Speechless in Sipadan
Finding a hotel with a dive centre is an important preoccupation mostly reserved for scuba divers. Some travellers will prioritise a spa, swimming pool or kids' club. But if you want to dive, all day, every day of your holiday — like I do — then finding a dive resort that revolves around surface intervals and hot coffee is a godsend.
Borneo Divers Mabul Resort, on Mabul Island, off the coast of Borneo, is one such pearl. Blessed with healthy corals on its doorstep, the locale begs for guests to strap on a weight belt and explore the house reef, appropriately named Paradise 1, with either snorkel or scuba, just a few metres from the shore.
Paradise 2 is not far off. Dinner table-sized green turtles, cuttlefish and minute mandarin fish are all residents.
The resort, and the island, fully qualify for tropical-island-getaway bliss. Accompanying non-divers will be able to laze around the pool, acquire a hammock or chill out at the beach bar overlooking the wooden pier and jetty to watch their beloved backroll into an underwater haven.
But the bigger draw is — and has been for decades — Pulau Sipadan, another island about 40 minutes by speedboat.
Jacques Cousteau came to Sipadan, as it is more commonly referred to, and was left breathless. In his 1989 film Borneo: The Ghost of the Sea Turtle, Cousteau said: "I have seen other places such as Sipadan 45 years ago, but now no more. Now we have found an untouched piece of art."
As the dive boats approach the island, the sea turns lighter than the sky with a greenish-transparent hue, reassuring one and all that, yes, this is going to be amazing. On the white sandy beach, a young monitor lizard creeps towards the coconut palms and other vegetation swaying in the breeze for shade.
Haven of solitude
The island was declared a marine reserve in 1981 but it was not until 2004 that resorts on the island were asked to vacate in order to protect the water quality and environment further.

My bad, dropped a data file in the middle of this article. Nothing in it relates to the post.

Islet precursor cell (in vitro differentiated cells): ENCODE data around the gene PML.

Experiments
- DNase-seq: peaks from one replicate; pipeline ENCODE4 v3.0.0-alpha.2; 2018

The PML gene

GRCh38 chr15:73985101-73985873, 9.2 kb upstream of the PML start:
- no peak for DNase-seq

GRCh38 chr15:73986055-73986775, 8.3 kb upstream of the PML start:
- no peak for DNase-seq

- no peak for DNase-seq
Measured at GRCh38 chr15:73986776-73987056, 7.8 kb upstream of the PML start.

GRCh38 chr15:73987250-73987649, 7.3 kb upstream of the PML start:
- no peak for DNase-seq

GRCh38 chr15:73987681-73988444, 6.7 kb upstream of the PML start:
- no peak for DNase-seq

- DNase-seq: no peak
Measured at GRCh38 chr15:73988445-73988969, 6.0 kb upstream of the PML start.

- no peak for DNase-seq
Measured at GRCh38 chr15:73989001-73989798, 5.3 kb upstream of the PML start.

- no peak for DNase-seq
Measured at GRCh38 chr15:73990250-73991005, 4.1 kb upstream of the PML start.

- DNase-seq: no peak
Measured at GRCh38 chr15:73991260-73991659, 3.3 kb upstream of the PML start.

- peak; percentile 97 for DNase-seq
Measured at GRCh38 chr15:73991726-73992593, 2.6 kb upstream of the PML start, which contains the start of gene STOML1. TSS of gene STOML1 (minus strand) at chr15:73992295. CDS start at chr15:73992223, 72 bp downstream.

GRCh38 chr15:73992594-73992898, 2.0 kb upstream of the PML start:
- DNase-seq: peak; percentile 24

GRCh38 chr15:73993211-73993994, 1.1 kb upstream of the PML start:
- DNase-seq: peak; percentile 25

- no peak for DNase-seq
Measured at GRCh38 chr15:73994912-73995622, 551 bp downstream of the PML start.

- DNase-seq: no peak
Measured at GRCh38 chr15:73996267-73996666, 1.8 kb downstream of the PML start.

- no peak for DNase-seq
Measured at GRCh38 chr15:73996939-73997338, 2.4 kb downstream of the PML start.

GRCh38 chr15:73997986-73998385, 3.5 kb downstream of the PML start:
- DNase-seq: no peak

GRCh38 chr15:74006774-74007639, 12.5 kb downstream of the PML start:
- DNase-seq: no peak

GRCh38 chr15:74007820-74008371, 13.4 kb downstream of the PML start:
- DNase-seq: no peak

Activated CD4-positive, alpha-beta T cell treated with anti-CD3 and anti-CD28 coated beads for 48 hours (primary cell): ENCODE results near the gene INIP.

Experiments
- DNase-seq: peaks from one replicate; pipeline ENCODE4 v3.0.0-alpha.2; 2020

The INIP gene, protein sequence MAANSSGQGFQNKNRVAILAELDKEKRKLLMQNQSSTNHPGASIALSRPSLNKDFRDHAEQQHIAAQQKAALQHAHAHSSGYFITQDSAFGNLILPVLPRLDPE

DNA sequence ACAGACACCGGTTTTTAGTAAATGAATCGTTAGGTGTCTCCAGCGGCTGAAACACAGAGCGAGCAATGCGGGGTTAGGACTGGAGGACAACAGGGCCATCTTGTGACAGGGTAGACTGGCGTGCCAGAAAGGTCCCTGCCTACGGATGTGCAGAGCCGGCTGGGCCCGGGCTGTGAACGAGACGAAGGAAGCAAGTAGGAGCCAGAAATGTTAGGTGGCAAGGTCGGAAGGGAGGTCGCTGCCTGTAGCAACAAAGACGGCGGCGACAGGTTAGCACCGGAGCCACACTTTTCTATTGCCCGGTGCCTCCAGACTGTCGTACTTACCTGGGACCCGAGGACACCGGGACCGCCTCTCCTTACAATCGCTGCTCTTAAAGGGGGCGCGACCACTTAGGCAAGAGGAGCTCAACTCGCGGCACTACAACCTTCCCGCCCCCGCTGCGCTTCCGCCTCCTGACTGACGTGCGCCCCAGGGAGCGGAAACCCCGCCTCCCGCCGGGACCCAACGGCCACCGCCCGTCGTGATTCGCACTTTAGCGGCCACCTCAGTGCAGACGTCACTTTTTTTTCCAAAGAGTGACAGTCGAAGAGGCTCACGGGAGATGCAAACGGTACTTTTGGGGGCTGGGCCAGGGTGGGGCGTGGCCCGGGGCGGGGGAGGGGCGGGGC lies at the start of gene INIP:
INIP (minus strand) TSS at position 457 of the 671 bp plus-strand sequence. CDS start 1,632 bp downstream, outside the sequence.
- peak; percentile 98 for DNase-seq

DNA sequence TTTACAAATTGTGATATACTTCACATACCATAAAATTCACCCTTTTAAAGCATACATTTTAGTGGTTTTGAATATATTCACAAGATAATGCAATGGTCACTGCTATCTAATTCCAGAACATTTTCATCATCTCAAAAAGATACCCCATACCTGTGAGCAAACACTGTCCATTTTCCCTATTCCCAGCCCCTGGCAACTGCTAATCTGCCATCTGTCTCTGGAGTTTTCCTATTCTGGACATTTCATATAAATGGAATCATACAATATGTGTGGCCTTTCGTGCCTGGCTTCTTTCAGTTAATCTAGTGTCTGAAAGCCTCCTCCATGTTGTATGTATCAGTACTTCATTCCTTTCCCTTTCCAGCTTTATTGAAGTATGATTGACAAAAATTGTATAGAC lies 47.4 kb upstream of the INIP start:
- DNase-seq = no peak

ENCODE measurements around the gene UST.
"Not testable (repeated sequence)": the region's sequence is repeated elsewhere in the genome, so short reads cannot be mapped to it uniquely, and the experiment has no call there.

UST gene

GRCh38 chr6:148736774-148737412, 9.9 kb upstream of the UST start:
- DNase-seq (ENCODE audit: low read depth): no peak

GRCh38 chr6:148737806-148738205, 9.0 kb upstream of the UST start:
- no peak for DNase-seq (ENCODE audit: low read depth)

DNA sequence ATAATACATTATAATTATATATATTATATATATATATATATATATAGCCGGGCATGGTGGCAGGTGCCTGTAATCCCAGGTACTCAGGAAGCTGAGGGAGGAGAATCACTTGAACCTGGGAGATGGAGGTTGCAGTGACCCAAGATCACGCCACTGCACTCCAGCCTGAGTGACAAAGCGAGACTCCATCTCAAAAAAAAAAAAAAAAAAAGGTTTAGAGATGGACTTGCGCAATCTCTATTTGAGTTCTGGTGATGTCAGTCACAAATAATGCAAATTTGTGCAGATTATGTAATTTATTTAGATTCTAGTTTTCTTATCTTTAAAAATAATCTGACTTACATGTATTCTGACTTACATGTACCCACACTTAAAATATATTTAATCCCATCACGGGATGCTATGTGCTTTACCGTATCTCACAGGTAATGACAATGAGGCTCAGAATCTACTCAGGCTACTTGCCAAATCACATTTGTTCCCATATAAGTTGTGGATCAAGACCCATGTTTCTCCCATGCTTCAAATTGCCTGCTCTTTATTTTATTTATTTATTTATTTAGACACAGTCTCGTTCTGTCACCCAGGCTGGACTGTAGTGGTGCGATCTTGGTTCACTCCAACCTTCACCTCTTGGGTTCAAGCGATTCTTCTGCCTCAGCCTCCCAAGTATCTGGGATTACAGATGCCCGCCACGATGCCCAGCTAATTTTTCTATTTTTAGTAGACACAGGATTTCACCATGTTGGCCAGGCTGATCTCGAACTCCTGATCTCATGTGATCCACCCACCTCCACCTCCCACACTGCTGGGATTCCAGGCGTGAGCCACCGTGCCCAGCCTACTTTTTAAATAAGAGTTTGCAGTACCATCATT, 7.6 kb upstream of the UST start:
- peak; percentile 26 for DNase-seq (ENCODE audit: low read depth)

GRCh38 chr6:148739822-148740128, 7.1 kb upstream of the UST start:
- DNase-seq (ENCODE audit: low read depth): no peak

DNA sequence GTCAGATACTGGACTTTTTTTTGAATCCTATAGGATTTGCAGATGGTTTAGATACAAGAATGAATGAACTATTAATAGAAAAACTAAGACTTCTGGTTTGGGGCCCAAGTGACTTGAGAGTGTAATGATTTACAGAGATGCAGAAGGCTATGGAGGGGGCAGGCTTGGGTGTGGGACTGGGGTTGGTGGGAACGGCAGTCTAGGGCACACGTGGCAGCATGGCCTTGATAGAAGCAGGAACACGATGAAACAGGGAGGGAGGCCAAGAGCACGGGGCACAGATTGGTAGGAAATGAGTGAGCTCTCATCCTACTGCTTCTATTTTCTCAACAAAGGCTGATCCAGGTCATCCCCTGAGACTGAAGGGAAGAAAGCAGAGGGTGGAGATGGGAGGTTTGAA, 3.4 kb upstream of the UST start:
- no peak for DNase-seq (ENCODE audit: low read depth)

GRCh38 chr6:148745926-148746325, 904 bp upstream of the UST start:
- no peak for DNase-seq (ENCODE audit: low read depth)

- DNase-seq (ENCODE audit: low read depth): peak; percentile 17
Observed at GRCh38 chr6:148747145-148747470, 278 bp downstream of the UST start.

A permit system was introduced to limit the area to just 120 divers per day (40 ringgit or Dh50 per day for all visitors, diving or not, payable in the resort). There are no inhabitants and visiting the island is not allowed. A few military guards oversee security.
Since then, Sipadan has been referred to as a "sub-aqua Shangri-La" for serious divers in more than one travel guide. After seeing green turtles mating for the first time, schools of jackfish, barracuda and big-eye trevally and reef sharks fighting over a cave in just one dive, the statement rings true. It is also a stopover point for migratory birds and was originally declared a bird sanctuary in 1933.
One of a kind
Sipadan is the only oceanic island in Malaysia; it is not attached to the continental shelf and stands on a limestone and coral stalk, rising 600 metres from the bed of the Celebes Sea. The limestone pinnacle mushrooms out near the surface, but a few metres offshore it drops off in a sheer underwater cliff to the seabed.
At several sites, people drift-dive in the current along this coral wall which disappears into the deep. Black- and white-tip reef sharks are common, hawksbill and green turtles glide like jumbo aircraft coming in to land, troops of bumphead parrotfish nibble the shallow corals and each dive will leave you more mesmerised than the one before.
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